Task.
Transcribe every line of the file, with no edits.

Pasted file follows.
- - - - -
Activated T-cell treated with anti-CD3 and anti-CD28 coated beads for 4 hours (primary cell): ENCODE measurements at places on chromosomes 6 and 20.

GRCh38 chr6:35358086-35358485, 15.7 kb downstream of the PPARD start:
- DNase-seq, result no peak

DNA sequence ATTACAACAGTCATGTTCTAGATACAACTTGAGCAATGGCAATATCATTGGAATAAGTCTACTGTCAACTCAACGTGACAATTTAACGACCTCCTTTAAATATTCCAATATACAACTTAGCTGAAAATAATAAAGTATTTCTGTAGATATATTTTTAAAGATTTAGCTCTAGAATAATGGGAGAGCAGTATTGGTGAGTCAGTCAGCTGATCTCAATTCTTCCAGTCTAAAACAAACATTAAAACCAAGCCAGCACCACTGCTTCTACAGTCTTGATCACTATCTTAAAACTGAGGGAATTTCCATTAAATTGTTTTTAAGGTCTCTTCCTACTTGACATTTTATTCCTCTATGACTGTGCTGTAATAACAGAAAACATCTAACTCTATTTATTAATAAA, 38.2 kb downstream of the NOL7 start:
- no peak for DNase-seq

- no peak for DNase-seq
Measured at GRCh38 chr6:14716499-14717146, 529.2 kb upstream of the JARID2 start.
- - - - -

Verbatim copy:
Activated T-cell treated with anti-CD3 and anti-CD28 coated beads for 4 hours (primary cell): ENCODE measurements at places on chromosomes 6 and 20.

GRCh38 chr6:35358086-35358485, 15.7 kb downstream of the PPARD start:
- DNase-seq, result no peak

DNA sequence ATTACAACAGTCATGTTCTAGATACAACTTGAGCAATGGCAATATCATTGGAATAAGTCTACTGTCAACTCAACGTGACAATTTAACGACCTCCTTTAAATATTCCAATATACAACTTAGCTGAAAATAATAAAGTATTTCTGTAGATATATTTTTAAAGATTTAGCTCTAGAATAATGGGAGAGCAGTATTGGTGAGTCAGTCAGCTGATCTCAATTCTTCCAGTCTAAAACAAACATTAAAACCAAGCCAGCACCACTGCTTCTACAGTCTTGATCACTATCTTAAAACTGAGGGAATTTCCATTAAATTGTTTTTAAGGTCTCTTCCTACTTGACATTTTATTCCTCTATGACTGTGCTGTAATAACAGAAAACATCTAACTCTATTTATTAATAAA, 38.2 kb downstream of the NOL7 start:
- no peak for DNase-seq

- no peak for DNase-seq
Measured at GRCh38 chr6:14716499-14717146, 529.2 kb upstream of the JARID2 start.